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Buenodude

XR600 - carb removal!

3 posts in this topic

I just bought a 1999 XR600 and I'm trying to figure out what the procedure is for removing the carb. The manual says it comes out on the right side. Do you pull the intake side out first or the airbox side. Do you remove the throttle cables first or after? There has to be an easier way to do this - I feel like I'm forcing everything - what am I doing wrong? Also - is it possible to change the pilot jet without removing the carb. I tried last night and just screwed things up. I couldn't get the splash plate back on and then when I got it back together the needle valve must of been stuck open because gas was poring out everywhere - thus my need to remove the carb and check the float level, needle valve, etc.

I live in New Mexico at an elevation of about 5500 feet. I noticed that the carb has a 158 main and a 68 pilot. The bike seems to sputter at low speeds if I'm just cruising with the throttle held steady. When I got the pilot out it seemed to be clogged - so I will try it now. Does my existing jetting sound OK for this elevation?

Thanks

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It does take a bit of force to get it out. When I do it, I take the cables off first. Then back it out of the rubber boot on the engine. Sometimes I have to use a screwdriver as a lever to get it to pop out. Move it down and to the right , then take it out of the airbox boot.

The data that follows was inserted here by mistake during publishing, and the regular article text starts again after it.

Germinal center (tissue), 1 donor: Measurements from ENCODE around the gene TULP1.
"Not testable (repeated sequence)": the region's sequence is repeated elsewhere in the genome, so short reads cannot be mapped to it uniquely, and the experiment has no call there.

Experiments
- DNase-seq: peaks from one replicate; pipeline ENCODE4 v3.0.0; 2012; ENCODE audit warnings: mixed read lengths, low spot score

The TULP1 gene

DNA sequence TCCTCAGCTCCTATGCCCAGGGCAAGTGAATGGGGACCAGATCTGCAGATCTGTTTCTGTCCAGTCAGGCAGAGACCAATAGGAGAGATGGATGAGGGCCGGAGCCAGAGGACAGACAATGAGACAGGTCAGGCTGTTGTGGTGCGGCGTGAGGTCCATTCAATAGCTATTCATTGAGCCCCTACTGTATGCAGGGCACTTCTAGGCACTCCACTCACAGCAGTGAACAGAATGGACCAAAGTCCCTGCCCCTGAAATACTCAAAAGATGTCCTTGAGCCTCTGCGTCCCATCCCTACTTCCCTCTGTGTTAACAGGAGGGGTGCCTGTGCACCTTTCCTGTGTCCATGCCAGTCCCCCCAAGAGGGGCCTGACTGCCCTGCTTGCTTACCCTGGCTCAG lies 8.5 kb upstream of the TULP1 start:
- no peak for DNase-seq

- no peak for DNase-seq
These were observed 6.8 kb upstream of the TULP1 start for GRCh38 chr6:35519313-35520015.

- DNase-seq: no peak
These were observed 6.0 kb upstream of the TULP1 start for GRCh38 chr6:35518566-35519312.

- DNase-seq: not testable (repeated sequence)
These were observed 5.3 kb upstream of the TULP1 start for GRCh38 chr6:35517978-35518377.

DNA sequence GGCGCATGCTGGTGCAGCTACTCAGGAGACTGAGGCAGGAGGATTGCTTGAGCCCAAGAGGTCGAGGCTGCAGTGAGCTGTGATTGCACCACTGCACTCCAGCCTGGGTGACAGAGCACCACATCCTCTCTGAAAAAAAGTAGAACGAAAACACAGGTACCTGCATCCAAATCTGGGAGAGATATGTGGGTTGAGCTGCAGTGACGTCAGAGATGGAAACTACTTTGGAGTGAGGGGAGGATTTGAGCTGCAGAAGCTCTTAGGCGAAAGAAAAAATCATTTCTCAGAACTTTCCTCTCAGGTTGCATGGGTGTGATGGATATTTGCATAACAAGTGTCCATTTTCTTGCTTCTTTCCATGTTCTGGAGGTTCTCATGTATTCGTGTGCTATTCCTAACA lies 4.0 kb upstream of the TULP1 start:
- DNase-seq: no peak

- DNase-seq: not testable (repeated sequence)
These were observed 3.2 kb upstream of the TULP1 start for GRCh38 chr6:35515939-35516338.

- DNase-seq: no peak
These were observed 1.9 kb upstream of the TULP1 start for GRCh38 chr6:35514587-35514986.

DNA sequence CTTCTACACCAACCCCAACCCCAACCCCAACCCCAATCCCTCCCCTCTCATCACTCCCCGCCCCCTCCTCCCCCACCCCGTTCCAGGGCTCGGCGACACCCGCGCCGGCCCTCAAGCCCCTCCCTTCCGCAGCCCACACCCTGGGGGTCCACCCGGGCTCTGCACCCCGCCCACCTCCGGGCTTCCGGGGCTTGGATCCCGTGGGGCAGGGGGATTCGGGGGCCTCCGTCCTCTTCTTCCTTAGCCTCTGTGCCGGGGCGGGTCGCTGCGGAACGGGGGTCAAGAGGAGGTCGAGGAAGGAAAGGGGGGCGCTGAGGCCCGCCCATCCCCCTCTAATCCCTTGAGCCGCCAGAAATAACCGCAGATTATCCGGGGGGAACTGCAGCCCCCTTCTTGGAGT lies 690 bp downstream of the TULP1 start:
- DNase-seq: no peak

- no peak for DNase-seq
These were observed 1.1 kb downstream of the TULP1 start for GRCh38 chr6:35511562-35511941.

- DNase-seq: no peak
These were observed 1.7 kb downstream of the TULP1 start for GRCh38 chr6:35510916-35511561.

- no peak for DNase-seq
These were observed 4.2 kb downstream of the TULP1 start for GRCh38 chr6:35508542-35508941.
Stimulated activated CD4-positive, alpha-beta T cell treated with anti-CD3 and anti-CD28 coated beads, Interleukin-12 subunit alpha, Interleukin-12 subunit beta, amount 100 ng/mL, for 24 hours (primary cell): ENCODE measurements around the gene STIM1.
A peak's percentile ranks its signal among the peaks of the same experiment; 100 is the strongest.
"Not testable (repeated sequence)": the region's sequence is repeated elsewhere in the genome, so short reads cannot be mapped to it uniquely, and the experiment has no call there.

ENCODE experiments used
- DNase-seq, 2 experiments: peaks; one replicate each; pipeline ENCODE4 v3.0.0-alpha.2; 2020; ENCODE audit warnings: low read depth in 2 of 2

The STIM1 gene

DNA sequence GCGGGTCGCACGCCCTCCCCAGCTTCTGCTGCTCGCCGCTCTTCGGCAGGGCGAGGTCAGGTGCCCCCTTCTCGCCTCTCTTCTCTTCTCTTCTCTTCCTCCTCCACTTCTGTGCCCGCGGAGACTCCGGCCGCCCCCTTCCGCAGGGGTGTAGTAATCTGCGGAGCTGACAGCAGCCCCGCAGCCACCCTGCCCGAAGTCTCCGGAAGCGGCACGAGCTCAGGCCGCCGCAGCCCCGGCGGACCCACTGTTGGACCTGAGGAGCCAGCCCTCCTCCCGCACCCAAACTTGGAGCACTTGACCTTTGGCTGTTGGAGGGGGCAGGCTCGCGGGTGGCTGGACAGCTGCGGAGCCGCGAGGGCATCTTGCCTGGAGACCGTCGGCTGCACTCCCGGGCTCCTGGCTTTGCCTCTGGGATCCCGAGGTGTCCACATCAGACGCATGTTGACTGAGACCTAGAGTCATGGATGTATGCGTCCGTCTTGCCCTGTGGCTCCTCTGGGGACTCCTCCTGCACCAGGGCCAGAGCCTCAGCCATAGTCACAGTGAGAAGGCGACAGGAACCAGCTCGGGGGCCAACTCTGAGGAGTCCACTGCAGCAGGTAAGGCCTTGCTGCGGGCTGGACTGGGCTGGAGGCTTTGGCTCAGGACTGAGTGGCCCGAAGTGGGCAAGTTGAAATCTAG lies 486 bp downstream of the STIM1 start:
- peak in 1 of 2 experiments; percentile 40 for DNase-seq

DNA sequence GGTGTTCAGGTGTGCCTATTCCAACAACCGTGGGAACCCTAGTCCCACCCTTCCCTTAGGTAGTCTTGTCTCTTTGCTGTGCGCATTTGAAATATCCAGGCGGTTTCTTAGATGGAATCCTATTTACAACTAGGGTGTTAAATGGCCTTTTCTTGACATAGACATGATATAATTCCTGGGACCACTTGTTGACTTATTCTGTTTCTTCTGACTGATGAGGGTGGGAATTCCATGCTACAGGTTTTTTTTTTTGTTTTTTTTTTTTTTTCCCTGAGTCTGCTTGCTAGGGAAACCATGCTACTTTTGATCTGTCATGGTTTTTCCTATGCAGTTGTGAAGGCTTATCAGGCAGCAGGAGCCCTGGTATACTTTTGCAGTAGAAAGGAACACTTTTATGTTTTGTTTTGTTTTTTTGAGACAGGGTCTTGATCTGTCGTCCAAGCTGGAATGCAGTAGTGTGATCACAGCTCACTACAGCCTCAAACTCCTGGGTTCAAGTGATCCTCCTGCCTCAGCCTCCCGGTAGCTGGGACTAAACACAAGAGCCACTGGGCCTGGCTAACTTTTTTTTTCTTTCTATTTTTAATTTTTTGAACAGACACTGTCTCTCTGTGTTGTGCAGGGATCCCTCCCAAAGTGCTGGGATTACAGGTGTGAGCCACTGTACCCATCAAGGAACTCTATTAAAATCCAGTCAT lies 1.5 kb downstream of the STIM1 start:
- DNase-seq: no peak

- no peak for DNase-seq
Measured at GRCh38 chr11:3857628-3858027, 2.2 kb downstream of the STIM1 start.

Depending on other mods like a pipe, it seems more like sea level jetting. I think stock is a 152 main (but it could be 155). The stock pilot is way too lean, but a 68 may be to fat as well for 5500 feet. I think I have that jetting in my bike and it starts to get to rich at about 7500 to 8000 feet.

Take a careful look at the choke plate and flapper when you have the carb out. This is a known issue with XR600s. They break from metal fatigue and get sucked through the engine. :thumbsup: My flapper was hanging from a thread and the entire plate have a big crack going almost all the way through it. I have completely removed my choke. Cold starting can be hard, but I have a new cold start routine. I lean the bike over so the carb floods. Gives me a couple of trys before I have to do it again. I have been able to start my bike this way when it was a chilly 33 in the morning.

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